Degree Type

Dissertation

Date of Award

2020

Degree Name

Doctor of Philosophy

Department

Economics

Major

Economics

First Advisor

Otávio Bartalotti

Abstract

This dissertation includes three chapters that cover broad topics in economics. The first chapter explores how the US Government's Capital Purchase Program, a large capital injection to local and regional banks through a stock purchase agreement, impacted local establishment dynamics such as entry, exit, employment expansion, and employment contraction following the 2008 Financial Crisis. The Capital Purchase Program dispersed over \$200 billion dollars to banks hoping to prevent failure and ease tightened lending conditions. I estimate the direct effects of a county having a bank receive Capital Purchase Program funds on local business dynamics in the seven years following treatment, as well as spillover effects as entrepreneurs and business in neighboring regions travel to gain access to credit. Estimates show the CPP had no effect on establishment entry and exit, nor employment expansion and contraction. This paper establishes that the business-lending aims of the CPP were not realized in the communities and regions that received funds, and casts further doubt on meaningful pass through of CPP funds to desirable local economic activity.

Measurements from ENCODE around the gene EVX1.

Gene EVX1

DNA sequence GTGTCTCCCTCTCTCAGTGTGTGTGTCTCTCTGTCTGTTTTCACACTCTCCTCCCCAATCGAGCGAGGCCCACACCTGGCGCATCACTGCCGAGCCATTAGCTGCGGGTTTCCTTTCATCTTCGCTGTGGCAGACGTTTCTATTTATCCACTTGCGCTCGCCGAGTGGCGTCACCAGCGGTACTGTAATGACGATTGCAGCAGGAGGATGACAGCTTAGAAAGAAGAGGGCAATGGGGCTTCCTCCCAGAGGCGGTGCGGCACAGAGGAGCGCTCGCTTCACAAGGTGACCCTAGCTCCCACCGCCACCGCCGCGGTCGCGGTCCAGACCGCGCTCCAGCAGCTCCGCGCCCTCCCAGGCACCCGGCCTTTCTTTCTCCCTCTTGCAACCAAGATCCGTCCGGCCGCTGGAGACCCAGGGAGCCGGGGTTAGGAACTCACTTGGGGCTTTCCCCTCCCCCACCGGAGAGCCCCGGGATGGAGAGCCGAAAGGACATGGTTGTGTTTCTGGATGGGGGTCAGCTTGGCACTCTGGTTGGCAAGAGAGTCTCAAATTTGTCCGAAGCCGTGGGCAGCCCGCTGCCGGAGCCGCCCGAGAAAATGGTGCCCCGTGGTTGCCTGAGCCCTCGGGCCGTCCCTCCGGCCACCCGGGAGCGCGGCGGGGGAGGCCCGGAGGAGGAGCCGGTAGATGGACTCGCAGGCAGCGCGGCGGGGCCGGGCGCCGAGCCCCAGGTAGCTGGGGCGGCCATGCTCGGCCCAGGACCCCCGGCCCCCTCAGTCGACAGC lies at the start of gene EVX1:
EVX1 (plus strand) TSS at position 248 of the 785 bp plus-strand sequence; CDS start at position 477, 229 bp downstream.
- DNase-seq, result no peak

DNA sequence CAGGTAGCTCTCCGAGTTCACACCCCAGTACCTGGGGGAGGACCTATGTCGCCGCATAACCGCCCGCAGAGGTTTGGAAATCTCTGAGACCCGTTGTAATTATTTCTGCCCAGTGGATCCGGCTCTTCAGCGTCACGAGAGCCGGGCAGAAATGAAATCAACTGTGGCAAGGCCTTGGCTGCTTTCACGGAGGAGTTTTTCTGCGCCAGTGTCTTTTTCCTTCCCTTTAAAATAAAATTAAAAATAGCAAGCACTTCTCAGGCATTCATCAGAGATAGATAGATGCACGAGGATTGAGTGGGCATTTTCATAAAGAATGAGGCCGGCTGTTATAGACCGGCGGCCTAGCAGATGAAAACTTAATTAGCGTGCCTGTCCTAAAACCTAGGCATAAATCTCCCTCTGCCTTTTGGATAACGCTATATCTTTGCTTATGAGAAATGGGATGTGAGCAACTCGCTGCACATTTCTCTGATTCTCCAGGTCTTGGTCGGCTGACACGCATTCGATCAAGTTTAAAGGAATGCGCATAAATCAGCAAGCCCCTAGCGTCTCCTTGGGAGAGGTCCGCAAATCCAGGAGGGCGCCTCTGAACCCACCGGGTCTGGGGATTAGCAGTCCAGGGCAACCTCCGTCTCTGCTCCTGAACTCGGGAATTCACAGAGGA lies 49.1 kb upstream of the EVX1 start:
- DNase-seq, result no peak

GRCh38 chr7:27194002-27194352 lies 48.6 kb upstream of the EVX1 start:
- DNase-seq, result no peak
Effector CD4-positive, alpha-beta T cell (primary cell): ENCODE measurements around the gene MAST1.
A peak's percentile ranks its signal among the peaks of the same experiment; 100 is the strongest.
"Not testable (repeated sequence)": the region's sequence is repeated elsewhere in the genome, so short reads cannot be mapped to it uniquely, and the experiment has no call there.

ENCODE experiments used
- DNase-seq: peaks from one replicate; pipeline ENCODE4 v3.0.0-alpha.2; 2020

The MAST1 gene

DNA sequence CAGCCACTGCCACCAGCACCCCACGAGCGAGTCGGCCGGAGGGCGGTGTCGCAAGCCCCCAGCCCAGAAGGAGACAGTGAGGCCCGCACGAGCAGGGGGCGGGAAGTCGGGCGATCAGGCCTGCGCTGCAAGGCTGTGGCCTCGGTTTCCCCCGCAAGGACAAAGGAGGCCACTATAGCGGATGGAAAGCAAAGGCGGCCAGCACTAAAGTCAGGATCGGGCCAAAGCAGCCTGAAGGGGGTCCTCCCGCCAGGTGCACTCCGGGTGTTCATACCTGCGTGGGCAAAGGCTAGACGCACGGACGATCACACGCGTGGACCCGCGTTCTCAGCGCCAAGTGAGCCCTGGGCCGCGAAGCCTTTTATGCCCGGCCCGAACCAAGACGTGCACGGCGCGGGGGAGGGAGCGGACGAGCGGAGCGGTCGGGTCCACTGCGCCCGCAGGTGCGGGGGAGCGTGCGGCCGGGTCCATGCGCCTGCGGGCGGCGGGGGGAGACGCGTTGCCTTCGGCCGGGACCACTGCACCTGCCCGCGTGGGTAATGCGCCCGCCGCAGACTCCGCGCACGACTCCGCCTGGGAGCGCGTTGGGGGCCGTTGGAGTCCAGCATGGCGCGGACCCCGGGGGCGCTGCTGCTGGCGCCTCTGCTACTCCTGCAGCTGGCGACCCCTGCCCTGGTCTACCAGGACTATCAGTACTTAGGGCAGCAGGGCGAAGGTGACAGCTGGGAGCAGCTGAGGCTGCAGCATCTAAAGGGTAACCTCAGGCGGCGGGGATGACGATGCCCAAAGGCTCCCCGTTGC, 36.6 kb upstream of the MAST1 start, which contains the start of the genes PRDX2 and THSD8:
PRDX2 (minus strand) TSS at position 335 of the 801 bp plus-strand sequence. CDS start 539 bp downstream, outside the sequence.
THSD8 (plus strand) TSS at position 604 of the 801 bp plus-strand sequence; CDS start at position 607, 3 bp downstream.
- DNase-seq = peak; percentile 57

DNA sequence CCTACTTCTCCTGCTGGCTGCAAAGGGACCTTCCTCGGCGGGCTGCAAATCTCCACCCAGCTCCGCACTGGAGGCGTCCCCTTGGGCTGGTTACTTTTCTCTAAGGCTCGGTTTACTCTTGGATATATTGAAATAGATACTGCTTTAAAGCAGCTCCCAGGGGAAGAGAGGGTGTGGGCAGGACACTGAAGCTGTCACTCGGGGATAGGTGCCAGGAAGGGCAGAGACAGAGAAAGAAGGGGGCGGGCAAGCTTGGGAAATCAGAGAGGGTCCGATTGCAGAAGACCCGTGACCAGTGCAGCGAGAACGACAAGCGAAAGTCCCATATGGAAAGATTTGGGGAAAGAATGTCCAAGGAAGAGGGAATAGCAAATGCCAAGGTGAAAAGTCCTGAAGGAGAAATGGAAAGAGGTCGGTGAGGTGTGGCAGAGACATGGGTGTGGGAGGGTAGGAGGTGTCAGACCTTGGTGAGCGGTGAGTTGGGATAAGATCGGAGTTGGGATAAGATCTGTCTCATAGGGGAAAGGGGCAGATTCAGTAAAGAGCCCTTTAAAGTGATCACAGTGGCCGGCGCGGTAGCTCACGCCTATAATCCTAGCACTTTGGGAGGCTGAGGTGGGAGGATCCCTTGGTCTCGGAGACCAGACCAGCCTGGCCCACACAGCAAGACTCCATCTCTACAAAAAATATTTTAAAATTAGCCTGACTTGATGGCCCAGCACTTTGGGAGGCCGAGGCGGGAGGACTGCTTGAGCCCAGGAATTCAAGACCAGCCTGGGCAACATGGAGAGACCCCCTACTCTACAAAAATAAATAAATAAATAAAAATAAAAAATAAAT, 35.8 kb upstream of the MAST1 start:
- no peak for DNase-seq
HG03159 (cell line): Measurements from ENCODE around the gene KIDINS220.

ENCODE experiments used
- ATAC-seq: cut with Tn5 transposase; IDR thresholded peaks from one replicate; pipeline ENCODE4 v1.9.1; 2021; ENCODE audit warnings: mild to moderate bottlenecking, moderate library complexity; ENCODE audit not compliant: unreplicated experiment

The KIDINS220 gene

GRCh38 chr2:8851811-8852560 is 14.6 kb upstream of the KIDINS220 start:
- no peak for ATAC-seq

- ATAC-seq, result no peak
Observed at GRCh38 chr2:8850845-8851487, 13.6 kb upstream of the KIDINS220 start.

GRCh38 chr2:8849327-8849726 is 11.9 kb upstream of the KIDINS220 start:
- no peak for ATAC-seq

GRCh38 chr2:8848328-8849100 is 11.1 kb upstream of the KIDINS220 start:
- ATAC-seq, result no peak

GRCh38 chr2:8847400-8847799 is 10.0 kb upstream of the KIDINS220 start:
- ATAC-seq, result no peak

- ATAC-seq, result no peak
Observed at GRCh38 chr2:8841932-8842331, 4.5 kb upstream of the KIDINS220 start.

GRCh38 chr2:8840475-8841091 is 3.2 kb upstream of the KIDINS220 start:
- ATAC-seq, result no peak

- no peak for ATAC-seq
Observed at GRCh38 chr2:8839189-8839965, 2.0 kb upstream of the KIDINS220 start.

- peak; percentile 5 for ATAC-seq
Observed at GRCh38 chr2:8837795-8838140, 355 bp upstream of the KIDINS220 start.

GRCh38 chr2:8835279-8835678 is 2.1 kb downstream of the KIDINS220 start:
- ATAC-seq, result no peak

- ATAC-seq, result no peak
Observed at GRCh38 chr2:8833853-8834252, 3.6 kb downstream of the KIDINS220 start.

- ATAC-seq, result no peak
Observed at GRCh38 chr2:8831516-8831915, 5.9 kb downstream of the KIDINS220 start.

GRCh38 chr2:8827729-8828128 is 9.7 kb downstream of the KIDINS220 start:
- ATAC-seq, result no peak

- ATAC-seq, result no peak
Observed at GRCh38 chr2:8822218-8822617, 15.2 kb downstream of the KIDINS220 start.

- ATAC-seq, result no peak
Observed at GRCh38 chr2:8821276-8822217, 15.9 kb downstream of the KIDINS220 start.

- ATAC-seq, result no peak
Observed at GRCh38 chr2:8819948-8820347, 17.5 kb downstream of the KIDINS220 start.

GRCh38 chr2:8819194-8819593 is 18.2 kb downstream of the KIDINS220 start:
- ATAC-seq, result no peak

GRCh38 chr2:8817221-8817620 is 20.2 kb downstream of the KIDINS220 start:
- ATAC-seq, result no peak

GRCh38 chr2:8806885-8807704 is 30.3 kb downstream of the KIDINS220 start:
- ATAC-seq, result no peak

DOI

https://doi.org/10.31274/etd-20200902-41

Copyright Owner

Kevin Davey Duncan

Language

en

File Format

application/pdf

File Size

164 pages

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